Two people are reflected in a mirror in a dark room; many objects glow in the dark. Image: © Canadian Museum of Nature

One of our Glow Stations as a pilot project. Image: © Canadian Museum of Nature

You can now see the results of these pilots in the numerous Glow Stations that we’ve placed around the museum. In them, you can become a “glow” graffiti artist, dress up in our glow-in-the-dark booth, and even observe real, live, bioluminescent creatures.

Posted in Exhibitions, Tools of the trade | Tagged | 1 Comment

Can Dirty Mean Healthy?

I must preface this by paraphrasing Star Trek and saying, “Damn it, Jim; I’m a collection manager, not a doctor.” Ask a real one for further guidance.

In the 1950s, scientists noticed a relationship between our North American increasingly cleanliness-obsessed urban lifestyle and a rise in diseases such as asthma, arthritis, multiple sclerosis and diabetes, as well as allergies such as hay fever, most almost unheard of 100 years before. These are known as auto-immune disorders, caused when something triggers our immune system to attack an organ or function inside us as if it were an invading enemy. People living in areas with childhood exposure to a broader range of microbes don’t suffer the same incidence of these syndromes in adulthood. One common thread appeared to be the presence or absence of intestinal worms.

This observation developed into the Hygiene Hypothesis, also known as the Old Friends Theory. I had the opportunity to present the subject and discuss it with the audience at a recent NatureTalks evening, held at the museum on April 16, 2014.

We are learning that the experiment we have been running in the developed world by eradicating many of our “pest” species is not altogether successful. The very species we have tried so hard to avoid may have been conferring a healthy reward for their room and board.

Over millions of years of evolution together with our parasites, by the grace of the much faster generation time of a short-lived worm and the trial-and-error system of natural selection, parasites have refined ways to avoid, evade or alter our immune systems. Early childhood exposure to contagion, through farm animals, pets (interestingly, dogs but not cats) or even older siblings, leads to a dampening down of immune response. We may have “contracted out” this service to our parasites and biologically assumed they would always be with us to perform this function.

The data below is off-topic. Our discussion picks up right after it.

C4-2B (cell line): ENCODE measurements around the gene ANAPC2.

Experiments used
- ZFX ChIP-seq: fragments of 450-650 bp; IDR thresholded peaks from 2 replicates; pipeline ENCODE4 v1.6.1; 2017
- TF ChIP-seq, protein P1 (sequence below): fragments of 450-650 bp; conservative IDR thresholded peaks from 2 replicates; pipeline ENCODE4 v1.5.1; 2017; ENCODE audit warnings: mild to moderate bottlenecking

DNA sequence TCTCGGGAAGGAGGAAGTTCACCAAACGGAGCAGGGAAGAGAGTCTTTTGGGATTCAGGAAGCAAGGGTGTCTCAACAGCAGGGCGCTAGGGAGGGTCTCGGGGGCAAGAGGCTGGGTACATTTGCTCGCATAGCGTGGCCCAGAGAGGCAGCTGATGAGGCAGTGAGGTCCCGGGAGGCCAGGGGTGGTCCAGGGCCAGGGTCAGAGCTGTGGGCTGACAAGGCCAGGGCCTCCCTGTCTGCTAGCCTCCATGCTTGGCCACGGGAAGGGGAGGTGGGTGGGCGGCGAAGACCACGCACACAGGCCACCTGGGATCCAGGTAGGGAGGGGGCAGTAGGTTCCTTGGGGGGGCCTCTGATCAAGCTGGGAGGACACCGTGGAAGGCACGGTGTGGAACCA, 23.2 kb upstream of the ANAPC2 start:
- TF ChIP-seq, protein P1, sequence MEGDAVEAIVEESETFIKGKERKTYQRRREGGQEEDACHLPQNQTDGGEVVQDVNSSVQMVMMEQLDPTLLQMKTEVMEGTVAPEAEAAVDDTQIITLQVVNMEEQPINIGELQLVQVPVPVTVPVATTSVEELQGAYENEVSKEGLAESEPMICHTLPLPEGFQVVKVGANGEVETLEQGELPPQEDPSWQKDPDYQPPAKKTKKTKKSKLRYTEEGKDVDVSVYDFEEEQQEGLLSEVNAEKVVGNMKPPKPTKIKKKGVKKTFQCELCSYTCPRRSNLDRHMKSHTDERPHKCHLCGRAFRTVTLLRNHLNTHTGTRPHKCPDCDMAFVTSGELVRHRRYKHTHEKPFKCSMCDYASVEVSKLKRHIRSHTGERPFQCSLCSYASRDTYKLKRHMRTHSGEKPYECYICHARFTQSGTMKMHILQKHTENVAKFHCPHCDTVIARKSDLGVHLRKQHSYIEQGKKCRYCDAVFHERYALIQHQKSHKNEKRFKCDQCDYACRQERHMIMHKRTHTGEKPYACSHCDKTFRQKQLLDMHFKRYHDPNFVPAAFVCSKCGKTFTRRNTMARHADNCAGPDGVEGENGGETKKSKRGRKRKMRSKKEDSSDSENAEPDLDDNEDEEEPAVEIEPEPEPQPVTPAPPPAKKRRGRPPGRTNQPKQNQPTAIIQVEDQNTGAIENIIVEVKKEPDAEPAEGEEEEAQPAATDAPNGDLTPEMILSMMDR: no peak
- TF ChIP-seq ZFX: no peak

An interior view of an intestine.

An interior view of the intestine in a patient with the human whip worm (Trichuris trichiura), a possible future treatment for multiple sclerosis. Image: CDC/Dr. Trenton Ruebush © Public domain; made available by CDC Public Health Image Library (PHIL)

Ongoing trials are testing whether intestinal worms can alter the symptoms of several of these auto-immune syndromes, with impressive results. In early studies, using worms from pigs that don’t live long in humans, nearly 80% of patients with Crohn’s disease reported significant reduction of their symptoms after 24 weeks of treatment. Further tests are determining which species of worms can help patients with other autoimmune problems such as arthritis, multiple sclerosis and asthma.

Pharmaceutical companies would dearly like to find out why and precisely how this works so they can isolate a specific molecule for market, but the mechanism is so complex that scientists still aren’t entirely sure about the human immune system pathways and worm chemicals involved.


The human hookworm (Necator americanus) is being investigated as a treatment of inflammatory bowel disorders in humans. Image: Jay Reimer © Jay Reimer (shared under licence CC 2.0

Not only have we eradicated our worms, but we have also greatly reduced the number of species of bacteria and fungi which live on and in us. Lower diversity in any ecology is dangerous and can lead to imbalances, sometimes with alarming speed and consequences.

This has become more evident with the rise of antibiotic resistance in bacteria such as Clostridium difficile. Until recently most infections were picked up in hospitals where their durable spores linger in the air or on surfaces but many people now have a small number of “C. diff” bacteria in their gut. Antibiotics taken for an infection wipe out not only the sinus inflammation or bladder infection they meant to treat, but also all the good gut bacteria, freeing C. difficile to run rampant causing painful and persistent diarrhoea.

A bacterium.

The bacterium Clostridium difficile produces toxins that induce painful intestinal symptoms when it infects the human intestine. Image: Jennifer Hulsey © Public domain; made available by CDC Public Health Image Library (PHIL)